American conductor James Levine has passed away at the age of 77, three years after a sexual abuse scandal ended his prestigious four-decade career conducting the New York Metropolitan Opera.
Levine died of “natural causes” on March 9 in Palm Springs, California, his doctor, Len Horovitz, told AFP on Wednesday, without giving further details, confirming a report from the New York Times.
Appointed musical director of the Metropolitan Opera in 1976, he was reforming the discredited institution to place it among the great operas of the world.
While delighting in the repertoire of the classics, he was incorporating contemporary works and composers hitherto underappreciated.
With his lush curly hair, round metal glasses, expressive style, and outgoing personality, Levine had established himself as one of the most recognized figures in the world of classical music.
He conducted the Metropolitan Orchestra more than 2,550 times.
Levine suffered a number of health problems beginning in 2006, from a shoulder injury after a fall on stage to kidney failure to a herniated disc.
In 2016, he agreed to leave the musical direction of the Met because of Parkinson’s disease that he had suffered from for years.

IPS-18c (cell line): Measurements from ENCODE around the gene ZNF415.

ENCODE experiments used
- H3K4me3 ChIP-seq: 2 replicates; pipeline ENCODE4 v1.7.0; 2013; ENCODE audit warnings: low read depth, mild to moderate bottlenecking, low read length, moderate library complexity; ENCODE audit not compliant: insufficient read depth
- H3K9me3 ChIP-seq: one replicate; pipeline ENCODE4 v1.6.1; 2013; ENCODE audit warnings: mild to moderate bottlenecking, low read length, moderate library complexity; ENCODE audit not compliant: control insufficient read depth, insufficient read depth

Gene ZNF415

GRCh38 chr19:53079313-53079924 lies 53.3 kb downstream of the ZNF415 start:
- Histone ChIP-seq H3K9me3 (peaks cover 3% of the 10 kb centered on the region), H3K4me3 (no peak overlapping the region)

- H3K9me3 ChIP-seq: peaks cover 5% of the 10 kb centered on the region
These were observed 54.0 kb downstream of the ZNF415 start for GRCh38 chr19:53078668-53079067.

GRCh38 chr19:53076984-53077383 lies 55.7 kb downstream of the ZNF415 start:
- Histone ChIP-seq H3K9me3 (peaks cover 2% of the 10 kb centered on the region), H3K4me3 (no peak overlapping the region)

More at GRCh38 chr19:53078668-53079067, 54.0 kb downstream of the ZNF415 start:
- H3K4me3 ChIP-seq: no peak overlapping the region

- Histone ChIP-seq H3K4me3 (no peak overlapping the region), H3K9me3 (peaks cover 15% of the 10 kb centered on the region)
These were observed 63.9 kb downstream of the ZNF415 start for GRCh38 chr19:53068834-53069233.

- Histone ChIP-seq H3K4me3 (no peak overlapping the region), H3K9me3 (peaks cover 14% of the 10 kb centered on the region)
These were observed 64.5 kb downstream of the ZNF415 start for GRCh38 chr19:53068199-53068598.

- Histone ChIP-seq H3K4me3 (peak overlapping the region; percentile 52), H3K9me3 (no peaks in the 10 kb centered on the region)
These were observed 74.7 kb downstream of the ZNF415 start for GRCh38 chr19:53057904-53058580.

However, he remained honorary music director until his suspension in December 2017, following the publication in the New York Times and the New York Post of testimonies accusing him of sexual abuse.
Both newspapers exposed the case of a man who accused the director of groping from 1985, when he was only 15 years old, until 1993.
Three other men have also publicly claimed that Levine sexually assaulted them, although he was never criminally prosecuted.
In March 2018, the Met published the findings of its investigation, which confirmed the existence of “credible evidence” that the musician was indeed involved “in harassment and sexually abusive behavior.”
The Opera then ended all responsibilities that were still under Levine’s baton within the institution.
Canadian conductor Yannick Nézet-Séguin took over in his place.